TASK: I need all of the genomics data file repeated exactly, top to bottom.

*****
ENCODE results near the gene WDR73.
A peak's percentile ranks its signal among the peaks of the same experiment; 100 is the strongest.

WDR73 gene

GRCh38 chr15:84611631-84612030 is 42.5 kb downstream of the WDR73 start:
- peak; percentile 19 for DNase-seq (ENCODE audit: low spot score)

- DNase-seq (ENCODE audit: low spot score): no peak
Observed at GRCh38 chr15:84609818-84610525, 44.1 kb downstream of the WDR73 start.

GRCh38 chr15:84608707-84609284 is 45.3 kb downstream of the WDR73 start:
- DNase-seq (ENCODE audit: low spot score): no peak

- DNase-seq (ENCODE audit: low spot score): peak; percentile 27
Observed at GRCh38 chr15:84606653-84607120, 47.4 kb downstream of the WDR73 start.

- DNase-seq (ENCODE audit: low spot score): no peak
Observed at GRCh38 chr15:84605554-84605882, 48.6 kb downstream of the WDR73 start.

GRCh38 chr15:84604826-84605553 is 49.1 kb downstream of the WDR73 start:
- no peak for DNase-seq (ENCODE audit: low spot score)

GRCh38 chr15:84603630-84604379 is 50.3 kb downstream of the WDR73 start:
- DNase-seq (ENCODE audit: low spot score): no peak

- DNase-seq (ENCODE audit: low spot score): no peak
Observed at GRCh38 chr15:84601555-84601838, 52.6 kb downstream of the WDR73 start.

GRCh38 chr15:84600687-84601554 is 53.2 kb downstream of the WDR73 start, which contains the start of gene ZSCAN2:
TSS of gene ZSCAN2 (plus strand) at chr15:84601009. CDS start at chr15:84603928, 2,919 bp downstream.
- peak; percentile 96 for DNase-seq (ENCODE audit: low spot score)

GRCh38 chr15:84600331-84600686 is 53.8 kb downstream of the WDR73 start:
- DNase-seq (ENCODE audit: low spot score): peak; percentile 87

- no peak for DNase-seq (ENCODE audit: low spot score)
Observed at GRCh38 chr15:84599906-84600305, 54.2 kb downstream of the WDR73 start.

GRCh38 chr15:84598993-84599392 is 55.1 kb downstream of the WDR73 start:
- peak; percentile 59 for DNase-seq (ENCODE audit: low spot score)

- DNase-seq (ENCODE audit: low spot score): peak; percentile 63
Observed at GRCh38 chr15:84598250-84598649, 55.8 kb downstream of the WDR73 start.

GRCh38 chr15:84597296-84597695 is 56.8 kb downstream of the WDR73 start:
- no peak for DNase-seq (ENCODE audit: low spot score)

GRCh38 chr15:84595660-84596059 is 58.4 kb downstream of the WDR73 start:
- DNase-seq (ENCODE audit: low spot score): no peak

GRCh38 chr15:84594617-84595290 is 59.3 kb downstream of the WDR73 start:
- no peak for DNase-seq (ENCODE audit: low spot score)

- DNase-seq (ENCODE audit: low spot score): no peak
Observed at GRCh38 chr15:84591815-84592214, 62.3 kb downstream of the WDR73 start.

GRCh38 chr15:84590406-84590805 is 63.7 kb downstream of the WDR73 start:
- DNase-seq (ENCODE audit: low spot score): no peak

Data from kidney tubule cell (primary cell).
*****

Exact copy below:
ENCODE results near the gene WDR73.
A peak's percentile ranks its signal among the peaks of the same experiment; 100 is the strongest.

WDR73 gene

GRCh38 chr15:84611631-84612030 is 42.5 kb downstream of the WDR73 start:
- peak; percentile 19 for DNase-seq (ENCODE audit: low spot score)

- DNase-seq (ENCODE audit: low spot score): no peak
Observed at GRCh38 chr15:84609818-84610525, 44.1 kb downstream of the WDR73 start.

GRCh38 chr15:84608707-84609284 is 45.3 kb downstream of the WDR73 start:
- DNase-seq (ENCODE audit: low spot score): no peak

- DNase-seq (ENCODE audit: low spot score): peak; percentile 27
Observed at GRCh38 chr15:84606653-84607120, 47.4 kb downstream of the WDR73 start.

- DNase-seq (ENCODE audit: low spot score): no peak
Observed at GRCh38 chr15:84605554-84605882, 48.6 kb downstream of the WDR73 start.

GRCh38 chr15:84604826-84605553 is 49.1 kb downstream of the WDR73 start:
- no peak for DNase-seq (ENCODE audit: low spot score)

GRCh38 chr15:84603630-84604379 is 50.3 kb downstream of the WDR73 start:
- DNase-seq (ENCODE audit: low spot score): no peak

- DNase-seq (ENCODE audit: low spot score): no peak
Observed at GRCh38 chr15:84601555-84601838, 52.6 kb downstream of the WDR73 start.

GRCh38 chr15:84600687-84601554 is 53.2 kb downstream of the WDR73 start, which contains the start of gene ZSCAN2:
TSS of gene ZSCAN2 (plus strand) at chr15:84601009. CDS start at chr15:84603928, 2,919 bp downstream.
- peak; percentile 96 for DNase-seq (ENCODE audit: low spot score)

GRCh38 chr15:84600331-84600686 is 53.8 kb downstream of the WDR73 start:
- DNase-seq (ENCODE audit: low spot score): peak; percentile 87

- no peak for DNase-seq (ENCODE audit: low spot score)
Observed at GRCh38 chr15:84599906-84600305, 54.2 kb downstream of the WDR73 start.

GRCh38 chr15:84598993-84599392 is 55.1 kb downstream of the WDR73 start:
- peak; percentile 59 for DNase-seq (ENCODE audit: low spot score)

- DNase-seq (ENCODE audit: low spot score): peak; percentile 63
Observed at GRCh38 chr15:84598250-84598649, 55.8 kb downstream of the WDR73 start.

GRCh38 chr15:84597296-84597695 is 56.8 kb downstream of the WDR73 start:
- no peak for DNase-seq (ENCODE audit: low spot score)

GRCh38 chr15:84595660-84596059 is 58.4 kb downstream of the WDR73 start:
- DNase-seq (ENCODE audit: low spot score): no peak

GRCh38 chr15:84594617-84595290 is 59.3 kb downstream of the WDR73 start:
- no peak for DNase-seq (ENCODE audit: low spot score)

- DNase-seq (ENCODE audit: low spot score): no peak
Observed at GRCh38 chr15:84591815-84592214, 62.3 kb downstream of the WDR73 start.

GRCh38 chr15:84590406-84590805 is 63.7 kb downstream of the WDR73 start:
- DNase-seq (ENCODE audit: low spot score): no peak

Data from kidney tubule cell (primary cell).